Equifax Data Breach: How to Protect Your Credit, Bank Accounts

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Some 143 million Americans may have had personal information stolen in the cyberattack of credit-reporting company Equifax. What you need to do immediately.

Fermilab Scientist Warns Solar Flares Could Devastate Infrastructure

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While recent hurricanes have been devastating parts of the Earth, some major activity has also been taking place at the center of our solar system.

Chicago-Area Vietnam Veterans Talk About Life After War

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Vietnam Veterans Memorial in Washington, D.C. (Hu Totya / Wikimedia Commons)

As Ken Burns takes on Vietnam in a new 18-hour documentary, we hear from local veterans about their lives since the war.

New Mural Brightens Lake Shore Drive Underpass

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A look at the creation of the latest mural from the Chicago Public Art Group.

Ragtime Revelations with Reginald Robinson

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Thirteen years ago, Chicago native Reginald Robinson was awarded a genius grant from the MacArthur Foundation. He joins us in discussion and performance.

Exploring Construction Boom in Chicago’s ‘Super Loop’

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Pulitzer Prize-winning architecture critic Blair Kamin on the opening of The Yard at Chicago Shakespeare Theater and more.

With Amazon in Sight, Rauner and Emanuel Political Foes No More

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After being political foes for months, Mayor Rahm Emanuel and Gov. Bruce Rauner are back to working together for a common cause: convincing Amazon to build its second headquarters in Chicago.

A Day with a Chicago Tugboat Crew

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Chicago Tonight spends a day with a tugboat crew moving barges on the Calumet River.

How Chicago ‘Hacktivist’ Derek Eder Uses Public Data for Good

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The man behind a weekly gathering of Chicago web developers tells us how they use their tech skills for good.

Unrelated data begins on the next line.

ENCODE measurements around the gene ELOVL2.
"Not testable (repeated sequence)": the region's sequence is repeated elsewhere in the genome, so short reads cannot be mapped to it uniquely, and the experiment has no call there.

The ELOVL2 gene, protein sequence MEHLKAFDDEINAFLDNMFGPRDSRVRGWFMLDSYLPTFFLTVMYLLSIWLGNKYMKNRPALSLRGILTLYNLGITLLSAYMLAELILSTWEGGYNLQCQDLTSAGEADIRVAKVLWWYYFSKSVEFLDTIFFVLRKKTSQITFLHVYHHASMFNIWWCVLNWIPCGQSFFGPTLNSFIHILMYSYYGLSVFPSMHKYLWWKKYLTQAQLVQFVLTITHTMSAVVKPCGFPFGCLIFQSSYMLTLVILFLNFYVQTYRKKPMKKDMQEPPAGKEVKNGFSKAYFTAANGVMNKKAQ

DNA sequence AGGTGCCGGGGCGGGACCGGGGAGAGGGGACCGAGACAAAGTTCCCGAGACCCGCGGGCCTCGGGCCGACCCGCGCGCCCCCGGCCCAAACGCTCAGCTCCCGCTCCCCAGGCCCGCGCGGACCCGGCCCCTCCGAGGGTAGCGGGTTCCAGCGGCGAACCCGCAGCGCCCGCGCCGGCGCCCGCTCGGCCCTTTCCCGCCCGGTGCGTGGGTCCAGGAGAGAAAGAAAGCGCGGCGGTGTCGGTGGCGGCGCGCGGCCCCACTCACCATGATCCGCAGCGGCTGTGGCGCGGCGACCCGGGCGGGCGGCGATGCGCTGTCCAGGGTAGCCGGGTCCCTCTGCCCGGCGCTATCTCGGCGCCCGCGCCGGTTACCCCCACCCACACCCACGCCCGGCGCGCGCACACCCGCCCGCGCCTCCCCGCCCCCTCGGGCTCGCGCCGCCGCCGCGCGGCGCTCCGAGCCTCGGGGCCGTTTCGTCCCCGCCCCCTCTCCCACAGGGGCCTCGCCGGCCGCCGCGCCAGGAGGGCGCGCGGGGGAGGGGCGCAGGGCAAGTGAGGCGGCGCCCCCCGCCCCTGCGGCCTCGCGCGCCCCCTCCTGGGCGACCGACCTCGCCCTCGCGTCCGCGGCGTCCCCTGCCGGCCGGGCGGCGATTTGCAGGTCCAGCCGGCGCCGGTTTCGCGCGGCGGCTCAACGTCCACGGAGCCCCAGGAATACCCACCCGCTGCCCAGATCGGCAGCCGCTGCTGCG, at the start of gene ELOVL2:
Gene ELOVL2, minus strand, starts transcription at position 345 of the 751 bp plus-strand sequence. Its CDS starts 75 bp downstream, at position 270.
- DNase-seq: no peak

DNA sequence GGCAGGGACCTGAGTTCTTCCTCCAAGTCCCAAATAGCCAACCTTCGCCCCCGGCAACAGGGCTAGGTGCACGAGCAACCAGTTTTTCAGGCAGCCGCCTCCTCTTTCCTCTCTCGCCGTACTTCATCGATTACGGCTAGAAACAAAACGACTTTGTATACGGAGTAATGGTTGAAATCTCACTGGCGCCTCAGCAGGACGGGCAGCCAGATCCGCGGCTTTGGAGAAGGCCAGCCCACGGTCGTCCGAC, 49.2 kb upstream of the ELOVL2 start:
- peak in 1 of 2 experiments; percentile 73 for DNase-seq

Ken Burns on ‘Vietnam War’ Series: ‘There Is No One Truth in War’

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A still image from “The Vietnam War” series from documentary filmmakers Ken Burns and Lynn Novick.

On Sunday, “The Vietnam War,” a new 10-part documentary from Ken Burns and Lynn Novick, premiered on WTTW. Burns and Novick were in Chicago last week and sat down with “Chicago Tonight” to talk about the epic work.

Potential Candidates Scramble After Lisa Madigan Announces Retirement

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Carol Marin talks about the latest in state politics with Tina Sfondeles of the Chicago Sun-Times, Dave McKinney of WBEZ and Chicago Tonight’s Amanda Vinicky.

New Law Requires Illinois to Track Food Deserts

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 (Zol87 / Creative Commons)

Research shows that hundreds of thousands of Chicagoans live in food deserts. According to a 2006 report, most of those in Chicago were made up entirely of African-American residents. 

Chicago Says It Has Met 40 Percent of Paris Climate Agreement Goals

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(Courtesy Chicago Mayor's Office)

A new analysis of citywide carbon emissions data shows that Chicago is 40 percent of the way to meeting emission reduction targets set under the Paris climate deal. 

#BackOffColonCancer Doctor Urges Colon Cancer Screening

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Advocate Illinois Masonic Medical Center gastroenterologist Dr. Andrew Albert rides home wearing a sign urging people to be screened for colon cancer after one of his patients died and another who had never had a colonoscopy was found to have a tumor. (Courtesy of Dr. Andrew Albert)

After losing a patient to colon cancer, a local doctor strapped a sign to his back urging people to get screened for the disease. The reaction to his unusual move was instant – and widespread.

Octopuses Might Not Be Loners, Study Shows

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(Albert Kok / Wikimedia Commons)

While little is known about the typically solitary lives of octopuses, new evidence out of Australia suggests that octopuses can congregate and socialize under the right conditions.

Preckwinkle, Other Officials to Jump In Chicago River on Saturday

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Ping Tom Memorial Park at the Chicago River (Courtesy Metropolitan Planning Council)

Cook County Board President Toni Preckwinkle and about a dozen other elected officials will take part in a fundraiser aimed at boosting efforts to improve the quality of the river’s water.